The brewing industry needs to look beyond its traditional understanding of beer in order to appeal to new drinkers, according to one brewer.
Danielle Bekker is the co-founder of Good Living Brewing and used to work at AB InBev’s SABMiller before founding her own brewery.
She explained: “Pubs and brewers need to embrace the idea that beer can be very different. It doesn't have to be what we think of as beer today. It could look and taste very different.”
Over the past few years, it has become commonplace to see drinks on pub menus that combine two types of alcohol.
Bekker pointed to the Champagne yeast brew produced by Curious Brew, describing it as a “starting direction” for innovation alongside wheat and sour beers.
“Let's expand the palate and definition of beer,” Bekker believes. “People could come up with even more interesting and delicious things.
“The beer industry here [in England] has a lot of tradition associated with it, and even in the craft [sector], you have almost got a new tribe of ‘this is what craft beer in the UK looks like’.”
There has been an idea that craft beer was only drunk by a particular “BrewDog sort of consumer,” she said.
She explained: “I'm in my 40s, I do yoga, I run and I like beer. I don't conform to that stereotype.
“I'd like a beer that's made for me – conscious, vegan, light, aromatic, not bitter and I can have it with food – and not to be told ‘oh that’s not real beer’.”
Pubs could reorganise their menus to appeal to drinkers who would describe themselves as disliking beer.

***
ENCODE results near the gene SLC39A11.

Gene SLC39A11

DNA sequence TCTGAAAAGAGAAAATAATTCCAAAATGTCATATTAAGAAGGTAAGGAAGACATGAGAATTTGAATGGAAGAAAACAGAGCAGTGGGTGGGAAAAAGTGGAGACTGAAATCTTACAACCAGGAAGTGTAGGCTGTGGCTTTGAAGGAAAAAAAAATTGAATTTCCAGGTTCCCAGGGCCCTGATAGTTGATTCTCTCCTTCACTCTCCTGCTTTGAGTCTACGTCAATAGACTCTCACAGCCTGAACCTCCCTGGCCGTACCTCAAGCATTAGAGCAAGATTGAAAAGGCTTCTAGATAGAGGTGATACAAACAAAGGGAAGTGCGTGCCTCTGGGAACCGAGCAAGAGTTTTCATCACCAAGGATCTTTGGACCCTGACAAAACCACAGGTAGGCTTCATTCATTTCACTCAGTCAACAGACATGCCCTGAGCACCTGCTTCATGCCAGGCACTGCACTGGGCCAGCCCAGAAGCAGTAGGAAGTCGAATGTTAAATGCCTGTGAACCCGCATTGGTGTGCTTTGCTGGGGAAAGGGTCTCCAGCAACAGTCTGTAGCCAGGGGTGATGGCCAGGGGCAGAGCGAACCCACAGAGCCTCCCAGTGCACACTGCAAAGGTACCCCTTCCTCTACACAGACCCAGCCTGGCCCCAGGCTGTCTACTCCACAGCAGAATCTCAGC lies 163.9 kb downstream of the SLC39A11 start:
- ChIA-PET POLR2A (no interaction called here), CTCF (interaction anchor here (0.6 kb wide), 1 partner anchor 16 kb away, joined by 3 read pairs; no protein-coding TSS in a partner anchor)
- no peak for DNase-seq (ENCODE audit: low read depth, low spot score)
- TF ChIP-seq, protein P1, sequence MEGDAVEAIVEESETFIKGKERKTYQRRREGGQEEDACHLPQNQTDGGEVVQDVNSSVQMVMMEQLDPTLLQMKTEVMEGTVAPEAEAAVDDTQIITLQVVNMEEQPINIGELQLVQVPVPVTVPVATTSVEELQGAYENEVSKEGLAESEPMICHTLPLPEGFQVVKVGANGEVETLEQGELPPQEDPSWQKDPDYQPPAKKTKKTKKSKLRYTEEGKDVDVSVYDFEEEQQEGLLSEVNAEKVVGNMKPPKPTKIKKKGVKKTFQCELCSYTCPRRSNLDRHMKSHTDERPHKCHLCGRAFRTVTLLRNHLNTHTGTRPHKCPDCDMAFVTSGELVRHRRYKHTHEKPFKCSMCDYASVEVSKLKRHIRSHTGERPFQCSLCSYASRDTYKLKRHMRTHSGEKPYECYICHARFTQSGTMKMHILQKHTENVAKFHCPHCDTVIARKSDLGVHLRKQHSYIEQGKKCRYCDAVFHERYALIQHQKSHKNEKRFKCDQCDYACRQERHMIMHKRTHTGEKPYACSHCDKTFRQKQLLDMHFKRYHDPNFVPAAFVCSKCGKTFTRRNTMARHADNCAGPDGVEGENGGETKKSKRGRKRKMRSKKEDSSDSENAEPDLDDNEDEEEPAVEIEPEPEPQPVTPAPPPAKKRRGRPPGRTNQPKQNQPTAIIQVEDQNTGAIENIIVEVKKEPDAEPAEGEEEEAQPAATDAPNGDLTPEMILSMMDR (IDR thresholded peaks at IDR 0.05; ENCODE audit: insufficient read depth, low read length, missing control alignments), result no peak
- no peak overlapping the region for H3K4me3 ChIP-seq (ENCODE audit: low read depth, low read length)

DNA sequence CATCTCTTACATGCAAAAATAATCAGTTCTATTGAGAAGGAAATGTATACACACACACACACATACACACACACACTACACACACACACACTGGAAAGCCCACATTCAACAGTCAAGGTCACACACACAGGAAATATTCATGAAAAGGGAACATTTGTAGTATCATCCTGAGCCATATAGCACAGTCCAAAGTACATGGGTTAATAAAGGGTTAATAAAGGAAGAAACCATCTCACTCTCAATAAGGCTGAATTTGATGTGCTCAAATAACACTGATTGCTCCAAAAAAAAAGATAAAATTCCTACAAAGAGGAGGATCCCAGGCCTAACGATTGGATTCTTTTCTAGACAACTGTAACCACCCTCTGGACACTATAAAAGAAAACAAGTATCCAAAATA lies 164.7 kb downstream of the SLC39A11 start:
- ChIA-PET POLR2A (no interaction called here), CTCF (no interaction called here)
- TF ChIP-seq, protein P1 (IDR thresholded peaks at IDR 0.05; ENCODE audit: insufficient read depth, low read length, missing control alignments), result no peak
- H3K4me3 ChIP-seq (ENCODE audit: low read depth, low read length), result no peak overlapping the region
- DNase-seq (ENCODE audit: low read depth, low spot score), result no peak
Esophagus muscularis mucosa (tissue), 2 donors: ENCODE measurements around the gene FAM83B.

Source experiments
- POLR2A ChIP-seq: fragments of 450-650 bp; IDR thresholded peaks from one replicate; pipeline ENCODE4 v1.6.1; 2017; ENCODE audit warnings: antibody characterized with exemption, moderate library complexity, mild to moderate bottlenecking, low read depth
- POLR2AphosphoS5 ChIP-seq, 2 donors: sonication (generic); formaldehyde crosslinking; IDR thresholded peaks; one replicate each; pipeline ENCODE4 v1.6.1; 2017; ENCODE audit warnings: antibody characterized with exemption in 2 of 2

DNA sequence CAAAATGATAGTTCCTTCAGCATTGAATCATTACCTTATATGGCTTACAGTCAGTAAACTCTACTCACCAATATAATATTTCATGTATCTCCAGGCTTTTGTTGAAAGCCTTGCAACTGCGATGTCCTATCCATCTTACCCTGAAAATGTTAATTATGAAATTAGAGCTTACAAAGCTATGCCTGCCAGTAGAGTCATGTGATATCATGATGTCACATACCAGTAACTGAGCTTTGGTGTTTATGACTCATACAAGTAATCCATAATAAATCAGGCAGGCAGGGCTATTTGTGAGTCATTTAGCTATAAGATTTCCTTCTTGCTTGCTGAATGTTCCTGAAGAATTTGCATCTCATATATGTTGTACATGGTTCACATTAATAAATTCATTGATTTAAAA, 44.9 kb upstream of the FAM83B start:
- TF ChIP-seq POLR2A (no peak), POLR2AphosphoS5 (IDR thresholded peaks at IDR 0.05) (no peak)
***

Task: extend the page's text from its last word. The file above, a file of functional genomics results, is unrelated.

Bekker said: “Pubs will organise their menu according to wine, beer and gin. So you first decide ‘am I going to be a wine, beer or gin drinker?’ And then look down the list.
“Your first decision point is already tricky, whereas all these fusion products or the ones that are on the fringes need a home.”
Good Living Brewery has brewed a low ABV beer, which it believes will appeal to wine drinkers as well as women, owing to its relatively low carbonation and lack of bitterness.
Bekker added: “We are very good with wine, with giving flavour notes and flavour descriptors – you know it's full-bodied, tastes like cherry and blah, blah, blah – but with beer we will just go lager, ale, stout or IPA or whatever.
“Maybe we need to think about defining beers according to their flavour profiles a bit like wine does.
“It's tangy and aromatic or it's full-bodied and bitter or dark and chocolatey – really thinking more from a taste experience rather than just its obvious category.
“That's a start. I know for me, if I didn’t like beer and was a wine drinker, I probably wouldn’t even turn to that page on the beer menu, which has other products on it that I might actually like.”